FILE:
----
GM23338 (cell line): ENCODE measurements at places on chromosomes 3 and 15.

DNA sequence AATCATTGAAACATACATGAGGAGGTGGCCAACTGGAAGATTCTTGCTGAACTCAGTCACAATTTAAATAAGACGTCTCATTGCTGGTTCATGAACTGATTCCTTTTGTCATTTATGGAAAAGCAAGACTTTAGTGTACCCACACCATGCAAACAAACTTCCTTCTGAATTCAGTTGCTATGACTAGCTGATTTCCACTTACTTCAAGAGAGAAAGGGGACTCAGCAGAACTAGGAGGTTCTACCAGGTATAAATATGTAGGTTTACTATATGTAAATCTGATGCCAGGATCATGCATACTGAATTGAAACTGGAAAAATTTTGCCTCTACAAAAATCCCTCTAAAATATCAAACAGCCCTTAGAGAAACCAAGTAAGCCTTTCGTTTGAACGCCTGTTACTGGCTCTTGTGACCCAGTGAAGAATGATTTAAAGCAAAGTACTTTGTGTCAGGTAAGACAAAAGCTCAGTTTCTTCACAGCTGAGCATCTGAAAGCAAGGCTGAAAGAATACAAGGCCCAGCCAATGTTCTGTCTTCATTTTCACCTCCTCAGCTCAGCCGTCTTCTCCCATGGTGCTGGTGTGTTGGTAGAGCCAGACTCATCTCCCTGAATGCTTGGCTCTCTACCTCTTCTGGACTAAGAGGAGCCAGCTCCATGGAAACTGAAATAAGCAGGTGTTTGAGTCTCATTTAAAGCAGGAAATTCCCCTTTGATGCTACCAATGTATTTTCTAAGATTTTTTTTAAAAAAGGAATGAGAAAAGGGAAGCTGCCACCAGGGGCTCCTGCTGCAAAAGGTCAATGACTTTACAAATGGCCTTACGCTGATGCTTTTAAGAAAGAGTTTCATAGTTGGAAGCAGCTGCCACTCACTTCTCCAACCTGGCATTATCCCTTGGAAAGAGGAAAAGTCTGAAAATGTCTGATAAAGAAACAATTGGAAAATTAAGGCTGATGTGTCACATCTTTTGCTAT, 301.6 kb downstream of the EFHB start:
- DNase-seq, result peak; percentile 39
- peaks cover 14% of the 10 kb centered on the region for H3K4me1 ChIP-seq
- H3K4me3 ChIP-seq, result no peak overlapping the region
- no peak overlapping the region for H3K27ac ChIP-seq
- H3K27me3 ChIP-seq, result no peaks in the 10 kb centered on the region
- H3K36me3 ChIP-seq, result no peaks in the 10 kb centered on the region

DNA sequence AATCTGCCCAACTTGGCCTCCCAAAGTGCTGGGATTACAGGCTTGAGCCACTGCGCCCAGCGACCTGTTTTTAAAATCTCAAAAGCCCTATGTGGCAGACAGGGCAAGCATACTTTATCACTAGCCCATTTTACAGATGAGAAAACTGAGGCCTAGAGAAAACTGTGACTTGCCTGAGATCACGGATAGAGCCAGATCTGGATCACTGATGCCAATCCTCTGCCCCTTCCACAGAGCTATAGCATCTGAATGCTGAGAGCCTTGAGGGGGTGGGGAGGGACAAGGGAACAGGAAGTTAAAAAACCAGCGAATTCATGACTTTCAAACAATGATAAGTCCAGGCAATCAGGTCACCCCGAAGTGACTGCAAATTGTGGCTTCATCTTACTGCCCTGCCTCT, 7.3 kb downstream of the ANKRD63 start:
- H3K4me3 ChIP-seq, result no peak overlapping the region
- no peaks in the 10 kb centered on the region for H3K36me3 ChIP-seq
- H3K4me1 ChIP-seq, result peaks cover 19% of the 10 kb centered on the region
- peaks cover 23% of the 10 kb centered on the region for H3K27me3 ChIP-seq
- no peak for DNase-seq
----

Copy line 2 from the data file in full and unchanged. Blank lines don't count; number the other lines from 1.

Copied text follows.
DNA sequence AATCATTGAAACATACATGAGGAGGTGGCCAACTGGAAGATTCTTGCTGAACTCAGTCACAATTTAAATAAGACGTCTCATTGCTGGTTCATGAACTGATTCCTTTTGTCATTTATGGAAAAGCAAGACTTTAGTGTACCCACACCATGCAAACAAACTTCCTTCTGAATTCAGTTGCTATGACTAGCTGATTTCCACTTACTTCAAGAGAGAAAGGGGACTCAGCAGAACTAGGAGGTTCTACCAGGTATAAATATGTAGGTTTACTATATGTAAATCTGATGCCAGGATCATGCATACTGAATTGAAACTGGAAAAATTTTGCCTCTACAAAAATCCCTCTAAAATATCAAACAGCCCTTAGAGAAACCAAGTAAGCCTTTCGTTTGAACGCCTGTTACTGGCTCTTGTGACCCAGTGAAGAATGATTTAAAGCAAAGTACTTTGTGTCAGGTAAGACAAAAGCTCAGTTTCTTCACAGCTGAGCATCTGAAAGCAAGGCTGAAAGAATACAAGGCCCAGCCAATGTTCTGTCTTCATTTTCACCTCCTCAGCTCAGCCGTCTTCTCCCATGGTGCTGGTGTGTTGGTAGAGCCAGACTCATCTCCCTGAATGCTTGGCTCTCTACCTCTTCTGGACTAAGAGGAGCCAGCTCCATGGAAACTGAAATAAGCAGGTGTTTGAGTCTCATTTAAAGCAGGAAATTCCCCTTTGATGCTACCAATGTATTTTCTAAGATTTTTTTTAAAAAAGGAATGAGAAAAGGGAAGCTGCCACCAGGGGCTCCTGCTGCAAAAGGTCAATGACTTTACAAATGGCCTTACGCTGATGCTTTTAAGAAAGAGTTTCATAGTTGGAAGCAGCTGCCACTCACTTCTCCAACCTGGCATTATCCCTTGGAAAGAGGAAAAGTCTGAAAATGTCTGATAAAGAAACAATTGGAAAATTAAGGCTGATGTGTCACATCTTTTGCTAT, 301.6 kb downstream of the EFHB start: